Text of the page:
Music News

Staying Present: Augustus on Color TV and Tall Tales

Jim Herlihy and Colin Kelly of Augustus.
Jim Herlihy and Colin Kelly of Augustus. Mariel McCown
Boulder-based Augustus stumbled into the music world not long after guitarist Jim Herlihy and singer Colin Kelly got drunk at a concert together in 2013.

"It was the classic 'get wasted at a show and think how great it would be to start your own band,'" says Herlihy with a laugh.

Now 37, Herlihy says he played guitar in college but never imagined performing in real venues. "I didn’t realize I could make the jump from just someone who plays the guitar in your bedroom to someone who could play live. The line was blurred between fan of music and someone who played music."

Songwriter Colin Kelly, 33, had a different experience: "I went to college for music and wanted to do this always, as far back as I can remember."

Despite those differences, by the time the two friends launched the band, they knew they wanted to try to turn Augustus into a full-time gig. "For us, we’re not sixteen," says Herlihy. "If I was still in high school living at my parents' house, there would be less responsibility to do well."

But starting the band wasn't seamless, and producing their first album proved harder than either co-founder had anticipated. "It was one of those situations where if we [had known] what we were doing, we wouldn’t have done it," says Herlihy, who found the process surprisingly exhausting for something he'd viewed as part of his dream career.

They recorded the five-song album, Idle, in a shed belonging to a studio engineer they knew. They stayed in his Victorian house in Leadville and spent days laying down tracks.
click to enlarge Colin Kelly and Jim Herlihy - MARIEL MCCOWN
Colin Kelly and Jim Herlihy
Mariel McCown
"It was a total mess, and we were totally unprepared to release," Herlihy recalls.

The experience left the bandmates feeling like their professional ambitions were borderline delusional, but while producing that first album, they learned a lot about how they wanted to make the next one.

Seven years in, Herlihy, who teaches guitar for a living, and Kelly, who works at Audrey Jane's Pizza Garage,  still form the nucleus of the band, while other musicians have come and gone over the years. On their upcoming record, Color TV and Tall Tales, they're joined by bassist Rob Stragnell; drummer Ryan Healy; Yawpers frontman Nate Cook on vocals, guitar and pennywhistle; keyboardist, mandolinist and singer Tyler Imbrogno and violinist Josh Lee, both of Eldren; and Dragondeer's Eric Halborg on harmonica.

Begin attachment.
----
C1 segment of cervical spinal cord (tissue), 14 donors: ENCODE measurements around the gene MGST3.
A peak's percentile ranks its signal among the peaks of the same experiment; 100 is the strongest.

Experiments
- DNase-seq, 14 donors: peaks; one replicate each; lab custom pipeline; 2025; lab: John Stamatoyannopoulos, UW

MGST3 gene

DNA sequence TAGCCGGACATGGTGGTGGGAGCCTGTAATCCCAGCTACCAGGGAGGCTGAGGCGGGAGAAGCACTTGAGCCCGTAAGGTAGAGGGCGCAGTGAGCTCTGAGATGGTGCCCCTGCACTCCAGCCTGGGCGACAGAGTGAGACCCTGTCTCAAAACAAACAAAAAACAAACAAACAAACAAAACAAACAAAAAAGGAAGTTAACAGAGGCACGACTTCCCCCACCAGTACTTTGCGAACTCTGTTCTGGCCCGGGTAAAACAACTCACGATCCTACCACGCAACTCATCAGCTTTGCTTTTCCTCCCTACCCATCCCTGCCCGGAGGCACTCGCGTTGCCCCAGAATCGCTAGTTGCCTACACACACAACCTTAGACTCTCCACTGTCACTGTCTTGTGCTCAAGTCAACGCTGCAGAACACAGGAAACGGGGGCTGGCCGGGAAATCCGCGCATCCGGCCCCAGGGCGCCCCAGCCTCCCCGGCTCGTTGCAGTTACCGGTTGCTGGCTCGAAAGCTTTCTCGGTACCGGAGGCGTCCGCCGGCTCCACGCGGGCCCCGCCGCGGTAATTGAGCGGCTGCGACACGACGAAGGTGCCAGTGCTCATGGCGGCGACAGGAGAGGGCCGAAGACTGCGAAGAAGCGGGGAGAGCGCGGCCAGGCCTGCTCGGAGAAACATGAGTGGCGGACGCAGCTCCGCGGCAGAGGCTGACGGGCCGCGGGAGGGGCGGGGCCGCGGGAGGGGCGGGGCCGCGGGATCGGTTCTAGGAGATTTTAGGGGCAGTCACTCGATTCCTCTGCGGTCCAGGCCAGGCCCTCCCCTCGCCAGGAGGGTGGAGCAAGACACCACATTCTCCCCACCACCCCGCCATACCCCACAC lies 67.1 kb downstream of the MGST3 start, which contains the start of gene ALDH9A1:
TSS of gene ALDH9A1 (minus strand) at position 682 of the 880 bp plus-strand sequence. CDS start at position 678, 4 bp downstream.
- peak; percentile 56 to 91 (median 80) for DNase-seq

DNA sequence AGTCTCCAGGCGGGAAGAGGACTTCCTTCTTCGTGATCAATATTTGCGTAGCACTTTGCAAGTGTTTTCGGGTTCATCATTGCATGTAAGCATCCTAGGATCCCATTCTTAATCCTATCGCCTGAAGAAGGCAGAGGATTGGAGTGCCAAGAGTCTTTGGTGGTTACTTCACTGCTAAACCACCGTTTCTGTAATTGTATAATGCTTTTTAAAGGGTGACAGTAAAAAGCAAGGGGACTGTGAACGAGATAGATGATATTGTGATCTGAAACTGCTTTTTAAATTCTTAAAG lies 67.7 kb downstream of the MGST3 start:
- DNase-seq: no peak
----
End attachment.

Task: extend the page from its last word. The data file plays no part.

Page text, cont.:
Color TV and Tall Tales includes eleven songs of mostly electronic-flavored rock and roll spiced with the occasional pennywhistle. The bandmates wrote most of the songs before starting the recording process, and finished the rest in the studio with Cook, who co-produced the album.

"A lot of the lyrics in some of these songs are inspired by being away. Tour was always rad," Herlihy says. "While we’re not always playing to large crowds, we’re going to cool places: 'We’re gonna camp here and play a show and sleep in our tents.'"

Other songs revolve around their marriages. "We have these relationships...that are amazing and then not amazing," Kelly says, noting that some of the songs are about "the struggles of wanting to be a good partner."

Take the song "Without Love," which opens with the sounds of a plastic lighter being run up and down the strings of a piano. "It’s about two people that may be trying to make it work and have the best intentions to do so, but for some reason they just can’t quite get it together," Herlihy says. "Maybe they do the leaving thing and see if time brings it back around."

Although he and Kelly look forward to the album's release, neither knows what's next — especially with the pandemic shutting down so many venues where they wanted to perform. (As a bonus for anyone who purchases the album on vinyl, the band will make every effort to deliver it by skateboard.)

Herlihy isn't expecting the album to make a huge splash, but he says he'll be happy if it touches even one person. Both he and Kelly hope it will help listeners become more grounded in their lives and experience the little moments rather than rush through them, as people often do.

"If I'm not present," asks Kelly, "then what am I doing with my life?"

Color TV and Tall Tales drops October 9 on Spotify.
KEEP WESTWORD FREE... Since we started Westword, it has been defined as the free, independent voice of Denver, and we'd like to keep it that way. With local media under siege, it's more important than ever for us to rally support behind funding our local journalism. You can help by participating in our "I Support" program, allowing us to keep offering readers access to our incisive coverage of local news, food and culture with no paywalls.